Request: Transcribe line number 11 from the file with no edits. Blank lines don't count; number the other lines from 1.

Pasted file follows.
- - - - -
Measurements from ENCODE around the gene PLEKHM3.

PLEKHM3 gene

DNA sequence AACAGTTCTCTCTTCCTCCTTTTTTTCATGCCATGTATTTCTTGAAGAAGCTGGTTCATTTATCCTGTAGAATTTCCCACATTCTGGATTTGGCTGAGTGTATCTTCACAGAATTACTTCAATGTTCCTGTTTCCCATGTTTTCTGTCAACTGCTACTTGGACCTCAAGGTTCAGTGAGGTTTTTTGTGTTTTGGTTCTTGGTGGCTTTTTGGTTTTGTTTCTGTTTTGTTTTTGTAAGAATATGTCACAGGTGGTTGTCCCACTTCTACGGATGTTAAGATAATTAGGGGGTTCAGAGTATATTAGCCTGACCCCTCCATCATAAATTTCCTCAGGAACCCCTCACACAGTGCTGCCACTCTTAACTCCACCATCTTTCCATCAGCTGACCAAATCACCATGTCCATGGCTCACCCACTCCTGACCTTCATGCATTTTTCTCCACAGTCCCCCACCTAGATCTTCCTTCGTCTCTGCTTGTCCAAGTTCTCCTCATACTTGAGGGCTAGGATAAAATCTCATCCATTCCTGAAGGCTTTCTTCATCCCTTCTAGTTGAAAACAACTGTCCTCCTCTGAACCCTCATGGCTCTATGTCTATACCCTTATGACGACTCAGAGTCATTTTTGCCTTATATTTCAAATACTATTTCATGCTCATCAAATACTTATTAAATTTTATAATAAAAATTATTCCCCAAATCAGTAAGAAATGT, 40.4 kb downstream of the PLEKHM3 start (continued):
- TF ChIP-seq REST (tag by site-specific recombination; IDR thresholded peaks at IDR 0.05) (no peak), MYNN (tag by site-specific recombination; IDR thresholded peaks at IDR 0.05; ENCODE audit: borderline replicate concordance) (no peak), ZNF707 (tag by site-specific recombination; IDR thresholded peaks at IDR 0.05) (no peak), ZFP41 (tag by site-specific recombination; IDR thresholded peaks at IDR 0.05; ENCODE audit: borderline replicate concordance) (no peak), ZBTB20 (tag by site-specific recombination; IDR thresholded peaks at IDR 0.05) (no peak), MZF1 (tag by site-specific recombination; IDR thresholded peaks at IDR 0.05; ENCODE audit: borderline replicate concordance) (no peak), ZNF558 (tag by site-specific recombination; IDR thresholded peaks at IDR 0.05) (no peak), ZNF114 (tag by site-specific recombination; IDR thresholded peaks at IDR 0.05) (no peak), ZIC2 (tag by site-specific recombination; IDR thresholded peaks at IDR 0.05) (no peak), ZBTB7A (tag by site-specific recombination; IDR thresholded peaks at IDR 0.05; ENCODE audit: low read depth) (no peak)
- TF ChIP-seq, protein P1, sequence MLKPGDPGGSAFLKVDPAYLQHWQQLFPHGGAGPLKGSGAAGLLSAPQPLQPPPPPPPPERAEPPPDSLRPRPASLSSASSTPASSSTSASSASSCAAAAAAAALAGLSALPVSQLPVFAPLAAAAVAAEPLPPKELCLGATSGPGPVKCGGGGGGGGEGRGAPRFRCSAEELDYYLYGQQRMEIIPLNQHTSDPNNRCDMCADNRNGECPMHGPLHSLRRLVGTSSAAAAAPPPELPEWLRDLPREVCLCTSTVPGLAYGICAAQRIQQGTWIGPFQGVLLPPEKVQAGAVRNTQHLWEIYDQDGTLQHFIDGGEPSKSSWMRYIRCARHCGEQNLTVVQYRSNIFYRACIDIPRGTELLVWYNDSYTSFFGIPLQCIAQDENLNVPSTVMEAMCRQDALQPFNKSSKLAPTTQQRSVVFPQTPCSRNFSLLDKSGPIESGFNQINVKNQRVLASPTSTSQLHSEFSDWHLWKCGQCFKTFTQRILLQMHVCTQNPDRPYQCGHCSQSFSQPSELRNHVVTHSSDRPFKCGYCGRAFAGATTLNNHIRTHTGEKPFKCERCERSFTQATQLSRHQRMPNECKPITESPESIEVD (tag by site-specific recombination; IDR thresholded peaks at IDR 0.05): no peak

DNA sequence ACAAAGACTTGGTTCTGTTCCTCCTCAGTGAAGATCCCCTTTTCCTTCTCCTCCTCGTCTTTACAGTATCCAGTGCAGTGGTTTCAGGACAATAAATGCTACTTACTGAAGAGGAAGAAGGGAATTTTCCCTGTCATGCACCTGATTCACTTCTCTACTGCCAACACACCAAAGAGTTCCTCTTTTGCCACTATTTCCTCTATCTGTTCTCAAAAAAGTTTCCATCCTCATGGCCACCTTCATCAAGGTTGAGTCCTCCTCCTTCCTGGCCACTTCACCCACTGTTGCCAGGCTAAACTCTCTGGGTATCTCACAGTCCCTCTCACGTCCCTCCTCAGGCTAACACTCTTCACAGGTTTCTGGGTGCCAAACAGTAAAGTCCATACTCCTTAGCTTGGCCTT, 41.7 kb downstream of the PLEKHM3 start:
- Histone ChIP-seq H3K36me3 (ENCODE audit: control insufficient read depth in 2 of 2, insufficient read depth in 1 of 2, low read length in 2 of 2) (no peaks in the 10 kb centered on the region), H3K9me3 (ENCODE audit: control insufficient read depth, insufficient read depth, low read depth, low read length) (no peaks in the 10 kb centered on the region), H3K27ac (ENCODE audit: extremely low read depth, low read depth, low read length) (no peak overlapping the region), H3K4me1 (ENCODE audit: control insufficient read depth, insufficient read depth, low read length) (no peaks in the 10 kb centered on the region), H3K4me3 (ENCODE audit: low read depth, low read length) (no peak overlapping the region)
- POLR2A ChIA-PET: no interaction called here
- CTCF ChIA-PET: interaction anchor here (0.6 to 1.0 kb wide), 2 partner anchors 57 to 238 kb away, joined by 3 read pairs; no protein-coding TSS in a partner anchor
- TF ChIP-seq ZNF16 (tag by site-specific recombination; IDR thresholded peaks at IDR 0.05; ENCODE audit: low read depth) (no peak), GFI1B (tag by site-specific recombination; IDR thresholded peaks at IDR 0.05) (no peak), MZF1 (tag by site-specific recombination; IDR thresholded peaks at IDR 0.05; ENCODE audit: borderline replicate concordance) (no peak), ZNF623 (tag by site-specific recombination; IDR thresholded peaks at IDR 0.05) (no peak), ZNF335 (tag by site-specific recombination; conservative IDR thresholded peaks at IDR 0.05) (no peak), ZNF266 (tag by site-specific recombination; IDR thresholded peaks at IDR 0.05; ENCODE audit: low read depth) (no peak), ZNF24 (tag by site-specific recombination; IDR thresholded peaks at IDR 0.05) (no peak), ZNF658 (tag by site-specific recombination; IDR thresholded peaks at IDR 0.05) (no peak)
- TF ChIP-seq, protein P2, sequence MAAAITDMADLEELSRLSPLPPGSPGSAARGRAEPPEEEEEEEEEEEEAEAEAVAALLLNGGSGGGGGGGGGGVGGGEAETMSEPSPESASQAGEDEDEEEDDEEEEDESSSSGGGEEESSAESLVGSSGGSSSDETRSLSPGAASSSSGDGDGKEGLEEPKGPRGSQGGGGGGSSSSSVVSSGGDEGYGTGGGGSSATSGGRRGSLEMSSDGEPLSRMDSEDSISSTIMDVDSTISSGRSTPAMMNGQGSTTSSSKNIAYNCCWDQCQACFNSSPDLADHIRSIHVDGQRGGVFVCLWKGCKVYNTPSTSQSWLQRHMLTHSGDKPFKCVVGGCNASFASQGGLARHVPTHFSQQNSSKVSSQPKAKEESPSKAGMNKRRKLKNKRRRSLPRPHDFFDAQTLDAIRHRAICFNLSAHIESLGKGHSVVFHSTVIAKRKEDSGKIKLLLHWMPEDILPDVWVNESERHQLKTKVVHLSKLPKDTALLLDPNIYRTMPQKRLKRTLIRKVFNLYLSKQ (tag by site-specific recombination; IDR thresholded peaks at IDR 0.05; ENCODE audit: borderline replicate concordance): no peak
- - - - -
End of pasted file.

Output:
- TF ChIP-seq, protein P2, sequence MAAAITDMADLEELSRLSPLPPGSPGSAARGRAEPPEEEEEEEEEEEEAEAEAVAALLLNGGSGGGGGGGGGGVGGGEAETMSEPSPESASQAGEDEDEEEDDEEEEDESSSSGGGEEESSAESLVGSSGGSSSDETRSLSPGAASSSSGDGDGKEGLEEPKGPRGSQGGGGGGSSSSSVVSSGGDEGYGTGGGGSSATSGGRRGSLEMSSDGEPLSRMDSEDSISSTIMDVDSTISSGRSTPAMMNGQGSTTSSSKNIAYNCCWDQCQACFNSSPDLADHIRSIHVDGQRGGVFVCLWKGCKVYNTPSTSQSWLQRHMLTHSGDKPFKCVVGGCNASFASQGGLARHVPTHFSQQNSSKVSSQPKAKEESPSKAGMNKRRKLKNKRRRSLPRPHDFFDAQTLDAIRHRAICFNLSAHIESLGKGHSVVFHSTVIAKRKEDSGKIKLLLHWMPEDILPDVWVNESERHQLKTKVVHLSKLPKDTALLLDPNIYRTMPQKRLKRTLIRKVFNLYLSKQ (tag by site-specific recombination; IDR thresholded peaks at IDR 0.05; ENCODE audit: borderline replicate concordance): no peak